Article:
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Congresswoman Betty McCollum's eNewsletter

October 15, 2010

Nonprofit Community Joins Congresswoman McCollum in Community Policy Forum
Roughly 200 representatives from Minnesota nonprofits and foundations attended a policy dialogue this week focused on how to strengthen Minnesota communities by improving the partnership between nonprofits, foundations and the federal government.


"There is a big disconnect between the federal government and the nonprofit and foundation communities," said Congresswoman McCollum. "I saw this problem in the State House, and now I see it in Congress. Government leaders always expect nonprofits and foundations to be part of the solution without making them a part of the conversation."

Although the nonprofit sector plays a significant role in the U.S. economy and is critical for the implementation of government policies and programs, no federal entity is responsible for promoting the success of the nonprofit sector as a whole. In an attempt to bridge that gap, Congresswoman McCollum introduced the Nonprofit Sector and Community Solutions Act in June. This bipartisan legislation takes the first steps toward integrating the nonprofit sector into the federal policymaking process by establishing formal structures in Congress and federal administrative agencies focused on the success of nonprofits. To date, H.R. 5533 has 20 cosponsors and is officially supported by over 500 nonprofit organizations across the country.

Congresswoman McCollum Fights for Central Corridor
Over 50 House Republicans, including Minority Leader John Boehner (R-OH) and Congressman John Kline (R-MN), are calling for the elimination of congressionally directed projects (earmarks) from federal funding legislation set to pass after the November election. Such an action would reduce federal funding to Minnesota by millions of dollars and cripple vital jobs and infrastructure projects like the Central Corridor LRT between St. Paul and Minneapolis. Congresswoman McCollum immediately hit back, citing the threats to progress and recovery across Minnesota.

"For Republicans - including a Minnesota Republican - to call for eliminating the Central Corridor earmark and the thousands of jobs it will create will hurt Minnesota and make our state less competitive," said Congresswoman McCollum. "Additionally, this proposal cuts earmarked funding for Dakota County criminal justice projects and the Minnesota National Guard's Beyond the Yellow Ribbon program - projects that impact my district and my Republican colleague's district."

In 2007, Democrats reformed this process by cutting the number and dollar amount of earmarks, and instituting new transparency requirements that allow the American people to see requests online.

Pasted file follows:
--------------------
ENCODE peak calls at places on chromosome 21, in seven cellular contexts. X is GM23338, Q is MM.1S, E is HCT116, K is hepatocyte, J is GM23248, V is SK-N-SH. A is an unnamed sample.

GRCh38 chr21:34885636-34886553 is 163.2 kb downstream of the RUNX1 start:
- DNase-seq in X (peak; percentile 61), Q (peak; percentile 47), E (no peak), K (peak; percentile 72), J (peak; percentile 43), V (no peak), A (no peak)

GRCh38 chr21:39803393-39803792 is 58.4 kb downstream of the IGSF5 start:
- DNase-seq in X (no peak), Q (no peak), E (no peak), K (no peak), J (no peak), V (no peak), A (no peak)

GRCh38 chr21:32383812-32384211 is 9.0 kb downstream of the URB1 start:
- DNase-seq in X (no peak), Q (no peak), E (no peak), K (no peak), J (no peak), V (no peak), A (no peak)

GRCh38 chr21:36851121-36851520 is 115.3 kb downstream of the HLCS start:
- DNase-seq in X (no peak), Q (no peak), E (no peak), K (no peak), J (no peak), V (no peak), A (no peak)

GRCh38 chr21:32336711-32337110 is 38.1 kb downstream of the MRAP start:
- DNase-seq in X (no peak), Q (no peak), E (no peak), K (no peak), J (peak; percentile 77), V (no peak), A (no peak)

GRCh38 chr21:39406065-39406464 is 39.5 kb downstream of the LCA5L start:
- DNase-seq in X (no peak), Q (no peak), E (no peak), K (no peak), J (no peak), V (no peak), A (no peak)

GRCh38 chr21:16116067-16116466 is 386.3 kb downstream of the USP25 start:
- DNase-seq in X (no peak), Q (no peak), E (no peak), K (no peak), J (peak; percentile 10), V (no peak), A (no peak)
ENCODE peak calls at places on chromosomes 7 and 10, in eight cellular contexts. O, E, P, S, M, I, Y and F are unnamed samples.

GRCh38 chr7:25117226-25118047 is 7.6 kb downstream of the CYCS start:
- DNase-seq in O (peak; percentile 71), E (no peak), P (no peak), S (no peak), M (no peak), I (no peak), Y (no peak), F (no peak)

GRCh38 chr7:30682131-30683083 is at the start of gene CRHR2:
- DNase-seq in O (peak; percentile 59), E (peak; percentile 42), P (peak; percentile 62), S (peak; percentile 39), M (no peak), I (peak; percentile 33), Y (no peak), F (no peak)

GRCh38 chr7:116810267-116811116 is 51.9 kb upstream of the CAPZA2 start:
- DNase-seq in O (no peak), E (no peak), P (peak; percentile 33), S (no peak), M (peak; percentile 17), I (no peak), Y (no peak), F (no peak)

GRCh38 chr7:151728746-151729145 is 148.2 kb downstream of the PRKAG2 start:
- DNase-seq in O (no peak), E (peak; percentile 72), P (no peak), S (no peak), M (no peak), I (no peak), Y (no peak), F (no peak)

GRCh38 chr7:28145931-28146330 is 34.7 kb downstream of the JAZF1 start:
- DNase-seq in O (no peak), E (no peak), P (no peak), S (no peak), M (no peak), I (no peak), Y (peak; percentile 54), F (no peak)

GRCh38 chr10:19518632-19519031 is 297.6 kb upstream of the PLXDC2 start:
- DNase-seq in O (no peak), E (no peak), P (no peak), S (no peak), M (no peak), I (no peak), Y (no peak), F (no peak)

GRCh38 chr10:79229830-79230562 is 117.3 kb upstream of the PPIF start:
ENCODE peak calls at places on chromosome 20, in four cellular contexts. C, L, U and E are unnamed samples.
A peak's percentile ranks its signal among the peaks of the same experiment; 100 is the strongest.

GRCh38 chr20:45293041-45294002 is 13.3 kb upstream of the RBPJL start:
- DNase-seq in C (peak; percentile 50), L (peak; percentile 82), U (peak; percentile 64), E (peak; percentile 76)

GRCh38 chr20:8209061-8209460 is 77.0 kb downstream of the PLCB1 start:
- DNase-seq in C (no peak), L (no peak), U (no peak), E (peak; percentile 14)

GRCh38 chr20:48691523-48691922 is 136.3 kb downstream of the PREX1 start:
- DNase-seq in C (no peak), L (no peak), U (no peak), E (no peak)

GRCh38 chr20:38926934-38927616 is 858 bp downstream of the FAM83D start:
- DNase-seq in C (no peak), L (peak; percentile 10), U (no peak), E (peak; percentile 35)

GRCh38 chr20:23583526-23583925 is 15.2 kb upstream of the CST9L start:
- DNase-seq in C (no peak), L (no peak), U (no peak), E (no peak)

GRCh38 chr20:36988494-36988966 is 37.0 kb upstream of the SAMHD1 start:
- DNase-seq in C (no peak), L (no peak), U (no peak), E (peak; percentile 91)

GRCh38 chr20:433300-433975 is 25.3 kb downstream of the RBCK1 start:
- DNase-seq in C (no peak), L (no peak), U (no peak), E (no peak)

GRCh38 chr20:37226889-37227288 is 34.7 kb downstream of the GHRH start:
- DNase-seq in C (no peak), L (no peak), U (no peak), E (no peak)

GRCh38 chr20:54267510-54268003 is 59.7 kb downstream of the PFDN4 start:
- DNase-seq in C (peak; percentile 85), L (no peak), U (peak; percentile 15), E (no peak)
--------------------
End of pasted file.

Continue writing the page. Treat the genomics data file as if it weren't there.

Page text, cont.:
Federal funding for nearly 20 projects in Minnesota's Fourth Congressional District have been included in House Appropriations bills for the Fiscal Year 2011.

Congresswoman McCollum Supports Cost of Living Increase for Social Security Recipients
Today, the Social Security Administration announced that there will be no automatic cost of living increase for 2011. This marks the second consecutive year that Social Security retirees, veterans, and people with disabilities will see no increase in their monthly Social Security benefit. Congresswoman McCollum joined House Democrats in supporting legislation to provide over 50 million Social Security recipients a one-time $250 payment.

"Although the economy is slowly recovering, millions of Americans still face rising living expenses. The most vulnerable Americans - seniors and disabled individuals -struggle daily to make ends meet," said Congresswoman McCollum. "This small, one-time bump will prevent Social Security recipients from falling further into poverty."

Congresswoman McCollum Tackles Health Care Concerns for Seniors
This week, Congresswoman McCollum met with seniors in St. Paul to discuss how the new health care law will affect them. Thanks to Democratic leadership, passage of health care reform will have numerous benefits for American's seniors. It strengthens the basic Medicare benefit package, includes an annual wellness visit, lowers prescription drug costs, and phases out the Part D donut hole. For retirees under age 65 and not yet eligible for Medicare, a reinsurance fund was created to help employers maintain their retiree health coverage. In addition, new health plans will include coverage for recommended preventative services, such as mammograms and colonoscopies, without any cost-sharing requirements.